The controller in this embodiment translates the frequency data from the MAF sensor into an instantaneous mass air flow using the calibrated non-linear conversion curve, and then calculates a time-weighted average of the instantaneous mass air flow over a calibrated duration, e.g., a full cylinder event or a full drive cycle. The controller also executes a control action with respect to the vehicle using the time-weighted average.

The controller may include a computer device in communication with the MAF sensor that includes a processor and tangible, non-transitory memory, and instructions recorded in the memory, including a calibrated non-linear conversion curve.

The method may include receiving the MAF data via the controller, converting the frequency information of the received MAF data into an instantaneous mass flow via a calibrated non-linear conversion curve over a full cylinder event, and calculating the instantaneous air mass flow at every leading or trailing edge of the pulse train signal. The method may also include accumulating the calculated instantaneous mass air flow values over the full cylinder event, as well as calculating a time-weighted mass air flow as a function of the accumulated instantaneous mass air flow values. A control action may be executed as part of the method using the calculated time-weighted average.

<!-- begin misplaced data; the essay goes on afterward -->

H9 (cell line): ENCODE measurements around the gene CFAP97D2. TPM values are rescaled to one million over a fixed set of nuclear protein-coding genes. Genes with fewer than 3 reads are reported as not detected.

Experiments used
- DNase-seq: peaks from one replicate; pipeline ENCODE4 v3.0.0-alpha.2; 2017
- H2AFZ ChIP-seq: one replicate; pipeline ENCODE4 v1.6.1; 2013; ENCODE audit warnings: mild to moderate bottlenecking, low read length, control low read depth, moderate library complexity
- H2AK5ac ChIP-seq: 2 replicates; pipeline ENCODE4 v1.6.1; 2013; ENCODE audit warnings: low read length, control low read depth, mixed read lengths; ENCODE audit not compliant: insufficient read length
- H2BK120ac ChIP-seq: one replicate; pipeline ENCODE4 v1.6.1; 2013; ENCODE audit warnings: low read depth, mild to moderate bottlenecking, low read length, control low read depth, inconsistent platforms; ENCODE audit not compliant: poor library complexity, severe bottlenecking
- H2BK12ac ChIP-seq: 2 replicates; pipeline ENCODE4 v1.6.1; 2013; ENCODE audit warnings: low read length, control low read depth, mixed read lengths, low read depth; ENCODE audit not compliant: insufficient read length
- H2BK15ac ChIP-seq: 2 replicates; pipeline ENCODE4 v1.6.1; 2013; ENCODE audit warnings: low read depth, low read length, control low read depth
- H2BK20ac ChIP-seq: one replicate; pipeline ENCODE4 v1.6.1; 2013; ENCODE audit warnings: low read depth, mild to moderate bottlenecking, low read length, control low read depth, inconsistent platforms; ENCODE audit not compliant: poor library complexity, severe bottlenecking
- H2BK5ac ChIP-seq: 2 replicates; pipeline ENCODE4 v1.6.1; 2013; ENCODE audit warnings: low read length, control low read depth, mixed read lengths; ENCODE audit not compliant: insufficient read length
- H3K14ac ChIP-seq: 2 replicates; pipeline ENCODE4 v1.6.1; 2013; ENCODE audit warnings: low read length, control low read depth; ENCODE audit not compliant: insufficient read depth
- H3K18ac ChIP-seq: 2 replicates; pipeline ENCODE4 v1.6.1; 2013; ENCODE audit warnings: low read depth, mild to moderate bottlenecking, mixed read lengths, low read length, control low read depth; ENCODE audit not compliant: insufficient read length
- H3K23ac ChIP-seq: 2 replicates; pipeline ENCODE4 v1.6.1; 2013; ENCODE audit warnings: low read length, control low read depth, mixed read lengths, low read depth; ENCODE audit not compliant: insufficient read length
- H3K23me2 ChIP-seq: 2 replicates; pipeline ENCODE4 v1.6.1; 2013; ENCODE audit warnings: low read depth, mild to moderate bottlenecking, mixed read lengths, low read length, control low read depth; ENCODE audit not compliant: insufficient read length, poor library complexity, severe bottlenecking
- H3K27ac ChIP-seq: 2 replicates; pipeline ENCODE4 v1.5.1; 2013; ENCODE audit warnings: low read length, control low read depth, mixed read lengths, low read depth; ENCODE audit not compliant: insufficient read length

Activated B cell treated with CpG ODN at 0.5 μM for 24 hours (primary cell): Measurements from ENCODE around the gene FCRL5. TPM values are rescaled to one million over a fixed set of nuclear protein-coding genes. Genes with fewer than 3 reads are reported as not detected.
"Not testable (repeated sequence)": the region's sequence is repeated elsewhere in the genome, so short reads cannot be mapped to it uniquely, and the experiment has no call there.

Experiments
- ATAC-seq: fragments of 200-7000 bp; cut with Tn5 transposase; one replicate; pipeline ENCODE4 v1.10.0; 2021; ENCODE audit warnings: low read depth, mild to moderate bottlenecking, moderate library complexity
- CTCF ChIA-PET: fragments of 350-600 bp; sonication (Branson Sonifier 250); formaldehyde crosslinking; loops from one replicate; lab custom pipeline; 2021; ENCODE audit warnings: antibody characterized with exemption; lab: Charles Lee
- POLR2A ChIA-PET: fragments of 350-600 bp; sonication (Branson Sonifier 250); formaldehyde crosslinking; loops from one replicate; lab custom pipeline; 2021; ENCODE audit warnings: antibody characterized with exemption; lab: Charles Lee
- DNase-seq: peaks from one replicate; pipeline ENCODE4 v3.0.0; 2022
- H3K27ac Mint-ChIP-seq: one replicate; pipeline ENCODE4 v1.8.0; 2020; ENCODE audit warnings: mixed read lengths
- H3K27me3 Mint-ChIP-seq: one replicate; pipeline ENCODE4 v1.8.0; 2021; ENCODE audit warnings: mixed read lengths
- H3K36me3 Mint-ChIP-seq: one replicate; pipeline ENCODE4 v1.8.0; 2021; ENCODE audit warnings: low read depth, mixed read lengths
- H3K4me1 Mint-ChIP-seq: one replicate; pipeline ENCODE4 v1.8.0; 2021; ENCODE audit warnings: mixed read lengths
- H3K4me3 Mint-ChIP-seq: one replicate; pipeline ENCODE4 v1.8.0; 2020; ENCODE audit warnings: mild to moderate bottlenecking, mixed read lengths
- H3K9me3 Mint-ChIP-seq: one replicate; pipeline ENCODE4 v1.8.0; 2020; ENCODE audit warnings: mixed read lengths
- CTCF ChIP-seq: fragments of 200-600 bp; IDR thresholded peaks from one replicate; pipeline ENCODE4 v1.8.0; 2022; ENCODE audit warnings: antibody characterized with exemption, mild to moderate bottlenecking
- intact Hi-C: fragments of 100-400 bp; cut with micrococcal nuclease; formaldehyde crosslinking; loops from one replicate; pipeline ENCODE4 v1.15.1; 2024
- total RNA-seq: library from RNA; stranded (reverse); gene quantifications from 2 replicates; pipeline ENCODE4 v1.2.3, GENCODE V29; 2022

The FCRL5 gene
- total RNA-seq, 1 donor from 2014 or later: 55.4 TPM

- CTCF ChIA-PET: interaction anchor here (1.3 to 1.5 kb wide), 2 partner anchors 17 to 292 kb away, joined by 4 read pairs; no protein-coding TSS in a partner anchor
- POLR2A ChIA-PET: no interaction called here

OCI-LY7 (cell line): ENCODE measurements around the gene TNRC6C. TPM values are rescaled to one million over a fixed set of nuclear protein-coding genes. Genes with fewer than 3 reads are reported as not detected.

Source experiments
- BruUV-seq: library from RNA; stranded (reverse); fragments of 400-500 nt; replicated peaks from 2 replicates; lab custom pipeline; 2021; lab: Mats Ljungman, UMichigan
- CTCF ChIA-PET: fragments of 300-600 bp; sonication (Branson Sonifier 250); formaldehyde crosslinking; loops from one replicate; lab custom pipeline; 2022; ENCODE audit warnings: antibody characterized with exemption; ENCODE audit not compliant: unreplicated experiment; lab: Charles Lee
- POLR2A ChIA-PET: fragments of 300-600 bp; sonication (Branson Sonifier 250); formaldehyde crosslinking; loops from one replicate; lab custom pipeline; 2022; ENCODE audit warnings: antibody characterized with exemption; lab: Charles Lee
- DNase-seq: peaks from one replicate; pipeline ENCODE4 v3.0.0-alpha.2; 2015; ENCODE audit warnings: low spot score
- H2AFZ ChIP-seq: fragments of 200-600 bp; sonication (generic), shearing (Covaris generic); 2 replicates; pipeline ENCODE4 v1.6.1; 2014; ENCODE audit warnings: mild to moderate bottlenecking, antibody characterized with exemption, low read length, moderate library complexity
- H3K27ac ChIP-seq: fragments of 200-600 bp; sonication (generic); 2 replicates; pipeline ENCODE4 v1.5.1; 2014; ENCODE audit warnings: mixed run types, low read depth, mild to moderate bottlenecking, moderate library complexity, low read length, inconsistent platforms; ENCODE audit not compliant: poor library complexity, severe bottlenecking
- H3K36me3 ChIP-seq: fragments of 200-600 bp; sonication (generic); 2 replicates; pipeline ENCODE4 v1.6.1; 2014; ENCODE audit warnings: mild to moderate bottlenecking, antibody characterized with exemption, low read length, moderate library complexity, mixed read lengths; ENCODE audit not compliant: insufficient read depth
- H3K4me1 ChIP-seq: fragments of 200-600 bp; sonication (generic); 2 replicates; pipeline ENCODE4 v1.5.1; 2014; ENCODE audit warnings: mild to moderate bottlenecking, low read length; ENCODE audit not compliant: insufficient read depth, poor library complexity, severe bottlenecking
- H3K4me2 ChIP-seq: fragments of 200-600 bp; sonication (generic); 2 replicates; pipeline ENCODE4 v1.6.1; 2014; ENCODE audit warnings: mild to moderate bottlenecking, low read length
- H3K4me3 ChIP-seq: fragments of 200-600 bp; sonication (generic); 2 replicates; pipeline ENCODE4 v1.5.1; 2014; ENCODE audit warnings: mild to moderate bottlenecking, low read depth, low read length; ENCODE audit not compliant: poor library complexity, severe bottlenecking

The above features and advantages and other features and advantages of the present invention are readily apparent from the following detailed description of the best modes for carrying out the invention when taken in connection with the accompanying drawings.

BRIEF DESCRIPTION OF THE DRAWINGS

FIG. 1 is a schematic illustration of a vehicle having a mass air flow (MAF) sensor and a controller configured to sample and process MAF data as set forth herein.

FIG. 2 is a time plot describing a conversion of frequency signals from the MAF sensor of FIG. 1 to corresponding mass air flow data using a non-linear conversion curve.

FIG. 3 is a time plot describing edge sampling of the corresponding mass air flow data according to the present approach.

FIG. 4 is a flow chart describing an example method for sampling MAF data in the mass domain aboard the vehicle of FIG. 1.

DETAILED DESCRIPTION